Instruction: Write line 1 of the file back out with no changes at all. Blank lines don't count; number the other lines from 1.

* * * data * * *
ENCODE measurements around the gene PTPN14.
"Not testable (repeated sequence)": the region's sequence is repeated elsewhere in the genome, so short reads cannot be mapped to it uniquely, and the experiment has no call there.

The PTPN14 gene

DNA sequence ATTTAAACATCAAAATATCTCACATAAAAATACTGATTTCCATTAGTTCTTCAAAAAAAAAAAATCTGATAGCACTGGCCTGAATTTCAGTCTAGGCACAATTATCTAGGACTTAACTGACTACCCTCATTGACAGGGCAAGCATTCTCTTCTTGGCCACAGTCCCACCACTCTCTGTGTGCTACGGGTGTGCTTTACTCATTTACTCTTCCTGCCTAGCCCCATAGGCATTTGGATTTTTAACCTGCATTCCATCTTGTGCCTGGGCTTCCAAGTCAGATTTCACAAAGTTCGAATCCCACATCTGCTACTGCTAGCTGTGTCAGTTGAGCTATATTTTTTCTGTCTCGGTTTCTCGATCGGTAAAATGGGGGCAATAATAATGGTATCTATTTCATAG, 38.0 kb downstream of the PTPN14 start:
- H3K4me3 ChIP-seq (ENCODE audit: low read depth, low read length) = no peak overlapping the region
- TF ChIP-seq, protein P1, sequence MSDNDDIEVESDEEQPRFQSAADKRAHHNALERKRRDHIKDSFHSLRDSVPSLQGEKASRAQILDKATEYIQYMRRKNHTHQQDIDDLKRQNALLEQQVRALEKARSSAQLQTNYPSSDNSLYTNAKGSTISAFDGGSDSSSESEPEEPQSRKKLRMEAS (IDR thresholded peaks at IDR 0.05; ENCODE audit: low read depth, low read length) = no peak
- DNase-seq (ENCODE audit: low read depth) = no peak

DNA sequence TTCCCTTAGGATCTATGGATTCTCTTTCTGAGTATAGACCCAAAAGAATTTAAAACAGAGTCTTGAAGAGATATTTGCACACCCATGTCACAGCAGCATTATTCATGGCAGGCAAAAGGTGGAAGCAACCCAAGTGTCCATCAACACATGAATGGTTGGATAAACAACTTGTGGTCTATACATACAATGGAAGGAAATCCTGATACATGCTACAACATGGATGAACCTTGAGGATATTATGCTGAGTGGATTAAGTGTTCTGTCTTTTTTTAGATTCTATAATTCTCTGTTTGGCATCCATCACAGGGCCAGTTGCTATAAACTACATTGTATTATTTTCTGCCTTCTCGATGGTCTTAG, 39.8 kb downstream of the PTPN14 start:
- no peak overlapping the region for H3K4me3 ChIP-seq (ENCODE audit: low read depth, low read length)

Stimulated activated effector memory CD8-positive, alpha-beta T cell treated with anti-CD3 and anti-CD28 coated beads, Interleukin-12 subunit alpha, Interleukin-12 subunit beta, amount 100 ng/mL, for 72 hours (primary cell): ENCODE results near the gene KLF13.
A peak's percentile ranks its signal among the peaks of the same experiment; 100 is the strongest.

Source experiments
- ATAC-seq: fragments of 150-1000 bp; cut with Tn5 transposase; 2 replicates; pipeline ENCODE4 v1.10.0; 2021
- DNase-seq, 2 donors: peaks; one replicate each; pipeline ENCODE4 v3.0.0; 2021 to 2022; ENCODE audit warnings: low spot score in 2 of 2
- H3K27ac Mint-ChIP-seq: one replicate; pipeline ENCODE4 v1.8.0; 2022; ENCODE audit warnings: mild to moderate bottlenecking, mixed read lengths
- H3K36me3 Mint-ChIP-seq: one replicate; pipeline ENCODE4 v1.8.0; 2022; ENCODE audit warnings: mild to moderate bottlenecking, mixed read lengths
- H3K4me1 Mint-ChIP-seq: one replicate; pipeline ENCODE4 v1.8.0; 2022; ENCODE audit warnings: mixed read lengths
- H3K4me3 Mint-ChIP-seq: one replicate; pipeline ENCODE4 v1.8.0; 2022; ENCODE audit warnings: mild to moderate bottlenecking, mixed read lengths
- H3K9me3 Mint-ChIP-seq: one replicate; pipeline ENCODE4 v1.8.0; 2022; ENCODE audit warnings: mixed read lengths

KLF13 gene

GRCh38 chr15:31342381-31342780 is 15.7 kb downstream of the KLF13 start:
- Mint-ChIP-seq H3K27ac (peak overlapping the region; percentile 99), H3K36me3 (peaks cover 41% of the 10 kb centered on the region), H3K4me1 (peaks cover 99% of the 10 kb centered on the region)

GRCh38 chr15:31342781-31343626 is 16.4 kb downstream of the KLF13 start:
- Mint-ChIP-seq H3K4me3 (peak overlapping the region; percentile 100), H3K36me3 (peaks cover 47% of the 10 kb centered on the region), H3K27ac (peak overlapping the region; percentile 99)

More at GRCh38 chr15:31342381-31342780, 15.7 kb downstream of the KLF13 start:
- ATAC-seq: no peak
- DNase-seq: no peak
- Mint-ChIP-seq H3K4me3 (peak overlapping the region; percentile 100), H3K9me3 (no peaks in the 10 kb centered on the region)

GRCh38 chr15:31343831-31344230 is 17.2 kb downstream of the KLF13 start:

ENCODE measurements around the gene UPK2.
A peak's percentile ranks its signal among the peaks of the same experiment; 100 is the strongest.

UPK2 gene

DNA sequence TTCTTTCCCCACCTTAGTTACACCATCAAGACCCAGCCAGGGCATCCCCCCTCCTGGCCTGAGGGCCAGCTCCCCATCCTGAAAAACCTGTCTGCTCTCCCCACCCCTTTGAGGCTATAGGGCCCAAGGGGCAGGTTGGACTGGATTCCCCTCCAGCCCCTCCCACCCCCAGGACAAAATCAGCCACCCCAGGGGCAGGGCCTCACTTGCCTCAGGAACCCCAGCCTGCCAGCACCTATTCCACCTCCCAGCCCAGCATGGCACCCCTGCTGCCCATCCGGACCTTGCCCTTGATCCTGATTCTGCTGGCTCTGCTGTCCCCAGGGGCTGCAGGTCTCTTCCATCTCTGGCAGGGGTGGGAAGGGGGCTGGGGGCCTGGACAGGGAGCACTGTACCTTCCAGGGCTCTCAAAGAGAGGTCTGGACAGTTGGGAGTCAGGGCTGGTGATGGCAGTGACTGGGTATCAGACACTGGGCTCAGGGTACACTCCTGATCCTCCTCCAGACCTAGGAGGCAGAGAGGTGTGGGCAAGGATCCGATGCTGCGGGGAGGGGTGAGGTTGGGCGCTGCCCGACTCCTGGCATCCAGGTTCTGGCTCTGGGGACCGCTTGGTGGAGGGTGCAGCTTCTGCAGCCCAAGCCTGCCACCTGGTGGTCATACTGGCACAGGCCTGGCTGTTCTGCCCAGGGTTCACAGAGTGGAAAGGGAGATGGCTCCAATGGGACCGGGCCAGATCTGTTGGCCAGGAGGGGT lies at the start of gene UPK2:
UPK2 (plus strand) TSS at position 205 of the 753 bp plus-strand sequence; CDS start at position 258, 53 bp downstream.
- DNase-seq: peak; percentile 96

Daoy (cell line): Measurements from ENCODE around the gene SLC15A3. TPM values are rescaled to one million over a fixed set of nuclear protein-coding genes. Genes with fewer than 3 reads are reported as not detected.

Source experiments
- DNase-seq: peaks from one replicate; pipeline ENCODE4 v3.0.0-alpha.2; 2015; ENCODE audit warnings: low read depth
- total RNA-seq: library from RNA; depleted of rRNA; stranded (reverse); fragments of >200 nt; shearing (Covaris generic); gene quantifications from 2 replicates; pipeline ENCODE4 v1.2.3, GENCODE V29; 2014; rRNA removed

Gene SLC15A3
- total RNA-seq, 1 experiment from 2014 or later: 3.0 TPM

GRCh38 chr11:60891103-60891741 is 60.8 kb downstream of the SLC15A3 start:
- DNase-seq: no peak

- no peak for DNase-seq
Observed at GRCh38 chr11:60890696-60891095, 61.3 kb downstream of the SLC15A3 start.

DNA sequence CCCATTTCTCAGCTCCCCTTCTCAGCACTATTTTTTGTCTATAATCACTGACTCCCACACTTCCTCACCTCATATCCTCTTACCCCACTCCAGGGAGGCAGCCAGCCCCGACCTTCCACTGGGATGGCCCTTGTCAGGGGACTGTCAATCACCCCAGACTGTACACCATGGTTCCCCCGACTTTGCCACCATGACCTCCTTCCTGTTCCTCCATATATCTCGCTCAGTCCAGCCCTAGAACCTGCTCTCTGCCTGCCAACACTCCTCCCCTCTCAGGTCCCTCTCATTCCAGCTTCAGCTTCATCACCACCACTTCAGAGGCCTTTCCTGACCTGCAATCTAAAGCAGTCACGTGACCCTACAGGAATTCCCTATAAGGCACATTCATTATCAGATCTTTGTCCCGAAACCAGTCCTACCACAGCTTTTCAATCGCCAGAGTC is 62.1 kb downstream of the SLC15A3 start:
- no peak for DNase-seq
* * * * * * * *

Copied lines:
ENCODE measurements around the gene PTPN14.